DOES the Duterte administration need the money that Philweb Corp. contributes to the government coffers?
This is only one of the questions that could be raised following the Philippine Amusement and Gaming Corp’s approval of its contract with Philweb.
The next poser: Why did PAGCOR approve Philweb’s deal only for President Rodrigo Roa Duterte to pick on the company’s majority stockholder?
If you are among the public investors who trade on Philweb shares, you need to find the answers by going over the filings posted on the website of the Philippine Stock Exchange. By reading them, you will also discover the new meaning of the word “urgent” as PAGCOR now defines it under the Duterte administration.
One of these postings suggests the government’s priority is money but not necessarily service. Otherwise, why did PAGCOR grant Philweb a license to engage in e-gaming only for the Duterte administration to later expose businessman Roberto V. Ongpin as an “oligarch”?
Ongpin is the majority stockholder of Philweb.
P14-B govt take
The president did not define what exactly he meant by the word “oligarch” and why Ongpin is the only one among more than 100 million Filipinos. He should expand a little bit his naming game.
In 14 years, Philweb, according to a press release, paid PAGCOR over P14 billion. Last year, it “remitted over P2.1 billion to the gaming regulator and also paid P280 million in corporate income tax, VAT and other taxes.”
In a quarterly financial filing as of March 31, Philweb reported capital stock of P1.391 billion; additional paid-in capital of P1.103 billion; and retained earnings of P2.598 billion.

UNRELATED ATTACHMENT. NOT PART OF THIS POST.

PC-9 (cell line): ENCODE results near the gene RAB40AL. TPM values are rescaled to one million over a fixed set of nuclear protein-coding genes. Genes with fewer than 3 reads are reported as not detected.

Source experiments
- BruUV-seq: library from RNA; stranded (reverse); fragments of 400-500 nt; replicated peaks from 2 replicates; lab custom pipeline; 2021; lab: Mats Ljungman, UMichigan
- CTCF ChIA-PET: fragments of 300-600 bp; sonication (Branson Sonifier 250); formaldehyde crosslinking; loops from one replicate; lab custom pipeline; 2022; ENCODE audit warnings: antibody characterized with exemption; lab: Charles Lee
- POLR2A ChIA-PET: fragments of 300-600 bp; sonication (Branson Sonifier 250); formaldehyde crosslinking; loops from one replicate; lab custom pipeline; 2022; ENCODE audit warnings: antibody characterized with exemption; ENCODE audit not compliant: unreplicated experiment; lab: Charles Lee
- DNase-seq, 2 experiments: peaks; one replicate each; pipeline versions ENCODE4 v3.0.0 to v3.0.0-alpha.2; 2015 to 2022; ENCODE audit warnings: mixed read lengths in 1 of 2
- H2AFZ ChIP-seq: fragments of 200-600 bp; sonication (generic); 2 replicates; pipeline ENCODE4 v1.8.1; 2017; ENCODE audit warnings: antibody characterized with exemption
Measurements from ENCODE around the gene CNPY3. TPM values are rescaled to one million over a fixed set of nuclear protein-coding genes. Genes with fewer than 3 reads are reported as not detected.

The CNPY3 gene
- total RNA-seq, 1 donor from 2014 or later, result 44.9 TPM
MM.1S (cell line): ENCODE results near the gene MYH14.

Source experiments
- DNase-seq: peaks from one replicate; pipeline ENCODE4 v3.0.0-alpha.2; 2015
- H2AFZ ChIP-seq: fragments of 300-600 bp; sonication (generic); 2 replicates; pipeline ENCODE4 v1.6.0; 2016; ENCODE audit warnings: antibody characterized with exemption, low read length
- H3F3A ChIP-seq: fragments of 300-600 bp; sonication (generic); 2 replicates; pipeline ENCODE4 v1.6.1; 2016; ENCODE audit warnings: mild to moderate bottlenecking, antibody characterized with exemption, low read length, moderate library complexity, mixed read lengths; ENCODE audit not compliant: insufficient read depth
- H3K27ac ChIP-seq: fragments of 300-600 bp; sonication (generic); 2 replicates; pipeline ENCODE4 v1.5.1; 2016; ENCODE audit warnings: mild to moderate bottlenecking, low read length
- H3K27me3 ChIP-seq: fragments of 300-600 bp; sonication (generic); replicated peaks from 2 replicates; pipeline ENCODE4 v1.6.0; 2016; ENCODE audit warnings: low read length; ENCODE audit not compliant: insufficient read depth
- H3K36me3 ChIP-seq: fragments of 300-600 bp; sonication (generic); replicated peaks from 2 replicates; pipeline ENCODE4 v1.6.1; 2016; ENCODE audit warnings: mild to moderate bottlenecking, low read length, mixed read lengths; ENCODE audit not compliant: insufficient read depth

As of yesterday, the PSE website showed Philweb had issued 1,516,836,118 shares of which 1,435,455,180 are outstanding today, and 81,380,938 are treasury shares. As of Dec.31, 2015, it reported 354,621,621 treasury shares which it bought back at a total cost of P4,211,137,736, or P11.875 per each but had since resold some of them.
A public ownership report listed Ongpin as direct owner of 21.84 million Philweb shares, or 1.52 percent, and indirect holder of 745.739 million shares, or 51.95 percent. Including other Philweb stockholders, company insiders own a total of 1.08 billion shares, or 75.22 percent, leaving the public with 355.66 million shares, or 24.88 percent
The contents of PAGCOR’s letter to Dennis Valdez, Philweb president, may be self-explanatory but may need elaboration.
“This has reference to your request dated July 8, 2016, for extension of Philweb IPLMA contract with PAGCOR on a month-to-month basis or on other short-term basis until the presentation regarding Philweb can be provided to the President and his directive regarding online gaming can be clarified.
“In the exigency of the service and in order to prevent loss of revenue to the government, please be informed that the request for extension of the Philweb IPLMA Contract due to expire on July 11, 2016 is granted and hereby extended from July 11, 2016 until August 10, 2016.
Andrea D. Domingo signed the letter as PAGCOR’s acting chairperson.
Philweb’s intellectual property license agreement (IPLMA), which PAGCOR approved a month ago, expires today.
I described the approval “urgent” because Philweb made the request on July 8, 2016.
Granted, said Domingo in the letter she sent to Valdez also on the same day, which was also July 8, 2016.
That could be how fast the Duterte leadership is in serving the business sector. Where would you ever find a government agency acting very quickly on a request by a private company for a government license?
Here is another interpretation of the word “urgent.” Under the new regime, the issuance of a gaming license appears to be a priority. A license applicant does not need to fall in line like what the poor do to get financial assistance from either PAGCOR or Philippine Charity Sweepstakes Office.
Philweb was lucky to have been engaged in e-gaming, which is a significant contributor to government funds. However, it should be reminded that Domingo’s response was only in the guise of “exigency of the service” when, in fact, she meant to tell Philweb that PAGCOR’s approval was “to prevent loss of revenue to the government.”